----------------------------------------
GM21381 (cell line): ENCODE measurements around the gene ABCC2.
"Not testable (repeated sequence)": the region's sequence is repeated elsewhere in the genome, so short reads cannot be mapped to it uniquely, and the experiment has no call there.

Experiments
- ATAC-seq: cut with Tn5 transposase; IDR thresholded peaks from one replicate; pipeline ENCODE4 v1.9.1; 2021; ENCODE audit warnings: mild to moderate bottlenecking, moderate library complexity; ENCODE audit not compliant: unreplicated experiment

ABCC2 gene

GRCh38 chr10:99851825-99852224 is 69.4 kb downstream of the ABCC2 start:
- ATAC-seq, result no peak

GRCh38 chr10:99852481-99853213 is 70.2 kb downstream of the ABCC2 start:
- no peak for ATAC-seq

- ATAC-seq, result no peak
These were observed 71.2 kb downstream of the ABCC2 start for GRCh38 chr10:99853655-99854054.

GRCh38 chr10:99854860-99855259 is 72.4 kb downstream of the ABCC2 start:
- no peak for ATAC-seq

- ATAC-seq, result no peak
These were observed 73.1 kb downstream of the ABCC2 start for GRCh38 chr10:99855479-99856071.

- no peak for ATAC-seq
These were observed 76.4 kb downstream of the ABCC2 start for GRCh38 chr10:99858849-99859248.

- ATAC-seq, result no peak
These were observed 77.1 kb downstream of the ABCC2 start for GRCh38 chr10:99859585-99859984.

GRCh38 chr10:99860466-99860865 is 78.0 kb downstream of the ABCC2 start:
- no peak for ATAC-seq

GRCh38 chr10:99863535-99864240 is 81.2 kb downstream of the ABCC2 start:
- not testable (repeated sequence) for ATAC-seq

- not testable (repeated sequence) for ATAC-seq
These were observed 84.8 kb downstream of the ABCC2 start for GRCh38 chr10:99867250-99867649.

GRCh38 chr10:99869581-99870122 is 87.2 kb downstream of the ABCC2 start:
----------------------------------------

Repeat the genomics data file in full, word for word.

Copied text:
GM21381 (cell line): ENCODE measurements around the gene ABCC2.
"Not testable (repeated sequence)": the region's sequence is repeated elsewhere in the genome, so short reads cannot be mapped to it uniquely, and the experiment has no call there.

Experiments
- ATAC-seq: cut with Tn5 transposase; IDR thresholded peaks from one replicate; pipeline ENCODE4 v1.9.1; 2021; ENCODE audit warnings: mild to moderate bottlenecking, moderate library complexity; ENCODE audit not compliant: unreplicated experiment

ABCC2 gene

GRCh38 chr10:99851825-99852224 is 69.4 kb downstream of the ABCC2 start:
- ATAC-seq, result no peak

GRCh38 chr10:99852481-99853213 is 70.2 kb downstream of the ABCC2 start:
- no peak for ATAC-seq

- ATAC-seq, result no peak
These were observed 71.2 kb downstream of the ABCC2 start for GRCh38 chr10:99853655-99854054.

GRCh38 chr10:99854860-99855259 is 72.4 kb downstream of the ABCC2 start:
- no peak for ATAC-seq

- ATAC-seq, result no peak
These were observed 73.1 kb downstream of the ABCC2 start for GRCh38 chr10:99855479-99856071.

- no peak for ATAC-seq
These were observed 76.4 kb downstream of the ABCC2 start for GRCh38 chr10:99858849-99859248.

- ATAC-seq, result no peak
These were observed 77.1 kb downstream of the ABCC2 start for GRCh38 chr10:99859585-99859984.

GRCh38 chr10:99860466-99860865 is 78.0 kb downstream of the ABCC2 start:
- no peak for ATAC-seq

GRCh38 chr10:99863535-99864240 is 81.2 kb downstream of the ABCC2 start:
- not testable (repeated sequence) for ATAC-seq

- not testable (repeated sequence) for ATAC-seq
These were observed 84.8 kb downstream of the ABCC2 start for GRCh38 chr10:99867250-99867649.

GRCh38 chr10:99869581-99870122 is 87.2 kb downstream of the ABCC2 start: